Even with that extra leap day in February the month flew by.
The month started off with dinner in a high school. Not really a place that makes one think of exciting culinary events, but Longfields Davidson Heights Secondary School has something special going on.
I was lucky enough to be invited to the sixth annual Food for Thought where students in LDHSS’ culinary program are teamed up with professional chefs to cook and serve a six course meal to over 100 guests. The whole thing was for a good cause and was a great success.
Leading up to the big dinner I spent a day Continue reading
My lunch break yesterday was a departure from my regular sandwich or salad. Instead, I sampled pitsi and maktaaq and tuttuminiq quaq.
…Intrigued? Then you might want to check out A Taste of the Arctic! (That’s dried Arctic char, beluga skin, and raw caribou, if you were wondering.)
As I munched on (more than a few) pieces of candied Arctic char, I watched as meat was expertly sliced with sharp ulus, traditional Inuit made blades, and learned more about Inuit culinary customs (apparently the eye of the fish is a treat that people fight over!).
Bannock, the quintessential bread, was the only food on offer that was familiar to me, but I was pleasantly surprised by all the new things I tried. One of the ulu-yielding women drew similarities between the raw fish and meat we were eating and Asian sushi, something that doesn’t seem so unfamiliar. Raw, smoked, dried, candied, or frozen, it was neat to see fish and meat prepared in so many ways on one table. (The most traditional way being “pulled straight out of the water and served” I was told — talk about catch of the day.)
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I was glad we arrived before the sunset. With a crooked arrow pointing us to the winding back road to Deadlock Bay, we joked that this was how horror movies started (not that I would really know, since I’m too much of a wimp to watch them).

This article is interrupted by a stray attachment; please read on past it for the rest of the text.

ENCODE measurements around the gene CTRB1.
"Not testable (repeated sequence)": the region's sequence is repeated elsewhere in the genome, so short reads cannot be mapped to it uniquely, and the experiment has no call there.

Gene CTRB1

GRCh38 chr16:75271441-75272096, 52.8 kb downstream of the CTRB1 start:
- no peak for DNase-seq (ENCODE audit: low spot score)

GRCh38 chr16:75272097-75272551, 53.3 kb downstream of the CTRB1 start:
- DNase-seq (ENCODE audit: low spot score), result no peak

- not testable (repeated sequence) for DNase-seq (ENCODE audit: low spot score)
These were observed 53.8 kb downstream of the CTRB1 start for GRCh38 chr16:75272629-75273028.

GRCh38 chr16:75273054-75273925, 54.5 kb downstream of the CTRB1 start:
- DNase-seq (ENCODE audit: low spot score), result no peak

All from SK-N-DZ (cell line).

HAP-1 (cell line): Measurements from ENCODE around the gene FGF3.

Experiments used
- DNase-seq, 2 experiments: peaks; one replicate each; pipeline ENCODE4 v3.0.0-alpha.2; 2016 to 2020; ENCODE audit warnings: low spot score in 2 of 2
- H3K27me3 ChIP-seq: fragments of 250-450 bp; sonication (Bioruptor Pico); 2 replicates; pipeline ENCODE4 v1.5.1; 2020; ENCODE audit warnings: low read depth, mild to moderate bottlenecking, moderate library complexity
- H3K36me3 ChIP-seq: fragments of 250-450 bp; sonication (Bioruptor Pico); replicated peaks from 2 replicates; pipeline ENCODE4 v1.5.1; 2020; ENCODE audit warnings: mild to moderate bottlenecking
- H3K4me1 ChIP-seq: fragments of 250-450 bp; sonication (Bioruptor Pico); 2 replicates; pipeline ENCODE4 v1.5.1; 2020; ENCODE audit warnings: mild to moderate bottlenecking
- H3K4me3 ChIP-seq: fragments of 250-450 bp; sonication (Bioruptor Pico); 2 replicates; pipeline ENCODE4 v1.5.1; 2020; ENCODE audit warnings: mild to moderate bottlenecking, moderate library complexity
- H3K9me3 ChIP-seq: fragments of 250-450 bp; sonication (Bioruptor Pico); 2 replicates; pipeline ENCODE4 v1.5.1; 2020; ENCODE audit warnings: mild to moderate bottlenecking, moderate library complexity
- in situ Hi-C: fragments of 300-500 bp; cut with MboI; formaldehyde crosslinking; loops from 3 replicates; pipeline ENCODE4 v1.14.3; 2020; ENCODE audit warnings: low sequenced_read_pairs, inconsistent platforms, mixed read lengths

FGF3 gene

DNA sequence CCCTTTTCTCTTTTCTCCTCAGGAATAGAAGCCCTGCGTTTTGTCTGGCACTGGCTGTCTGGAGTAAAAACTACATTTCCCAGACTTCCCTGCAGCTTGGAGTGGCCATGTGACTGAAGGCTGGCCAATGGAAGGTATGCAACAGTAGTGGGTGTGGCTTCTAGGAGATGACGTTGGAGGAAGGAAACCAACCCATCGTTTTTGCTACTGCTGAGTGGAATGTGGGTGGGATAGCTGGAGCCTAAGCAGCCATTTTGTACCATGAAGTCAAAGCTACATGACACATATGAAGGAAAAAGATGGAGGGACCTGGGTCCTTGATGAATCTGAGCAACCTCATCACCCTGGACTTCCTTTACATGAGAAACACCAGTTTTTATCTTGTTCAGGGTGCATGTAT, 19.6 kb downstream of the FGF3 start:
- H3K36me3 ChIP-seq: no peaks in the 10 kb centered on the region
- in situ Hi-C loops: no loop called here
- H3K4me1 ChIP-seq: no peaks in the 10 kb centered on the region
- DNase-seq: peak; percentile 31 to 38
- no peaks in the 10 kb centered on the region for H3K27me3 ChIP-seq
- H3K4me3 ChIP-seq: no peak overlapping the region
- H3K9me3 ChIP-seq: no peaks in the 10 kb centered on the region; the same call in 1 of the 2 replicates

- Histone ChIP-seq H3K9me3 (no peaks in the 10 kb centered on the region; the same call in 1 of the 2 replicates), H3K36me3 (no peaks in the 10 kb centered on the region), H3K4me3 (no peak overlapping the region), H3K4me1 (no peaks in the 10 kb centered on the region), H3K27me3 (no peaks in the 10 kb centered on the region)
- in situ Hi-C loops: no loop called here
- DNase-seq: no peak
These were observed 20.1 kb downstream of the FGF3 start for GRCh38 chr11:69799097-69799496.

A good friend of mine and I sometimes joke about worrying that we peaked in high school. We were just big fish in a little pond, but I sometimes feel that I lost some of the confidence I had after I left that teenage-comfort zone. It might be that I’m overthinking things, or it might just be a part of growing up—maybe a bit of both.
While I often found my undergrad challenging, I find myself occasionally missing the structure that came with the “occupation” of being a student and the kind of certainty it offered; I knew what I was doing with my life for a solid chunk of time (that good ole’ BSc), at least most of the time. And even if I didn’t know what lay ahead after graduation, I had another year or two to think about it, another semester or two, another week or two…
Since graduating, I’ve doubted myself a lot in a way that doesn’t feel like “me”. I’ve given in to mini-cry sessions that creep up on me without warning, and indulged in little pity parties for seemingly no reason. Motivation has been a little low, Netflix usage has gone up. I have learned how to cross stitch. Continue reading
Realizing that I would want a splash of milk in my first coffee of 2016, Tristan and I just dashed to the grocery store (crazy busy, of course). We came back home, hastily popped a bottle of bubbly before T had to head to work, toasted, and now I’m sipping alone until friends come over. Just me, vintage Beyoncé, and a glass of sparkling. It’s a nice pause as 2015 fades out.
Though it’s certainly too late for your celebrations at this point, I wrote a little thang for Ottawa Magazine — some top Ottawa sommeliers and sommelières have some recommendations for next time you’re picking up a bottle of bubbly or if you’re wondering what wine trends might be coming up in the new year. Continue reading
One night when I was around 11 years old, I heard a steady knocking coming from our basement as I got ready for bed. I don’t know what spooky things I was expecting to find, but I do remember holding my breath as I tip toed down the stairs.
It was just my dad hammering some DIY-wine bottle racks together; nothing frightening (although, I guess Dad with a hammer could be a bit of a scary sight). Thus my first exposure to wine appreciation was at home—kid-Katie thought white wine was pretty tasty, but red was revolting. Am happy to report that my taste buds have evolved.
Without the back-to-school rush in September, there was less of a definite seasonal shift in my head. A little less excitement, less novelty, less homework, less sense of impending doom. A freeing feeling for the most part, but occasionally one that I let stress me out when thoughts of future plans (or lack thereof) get the best of me.
Of course, classes or not, the learning never ends. Working Continue reading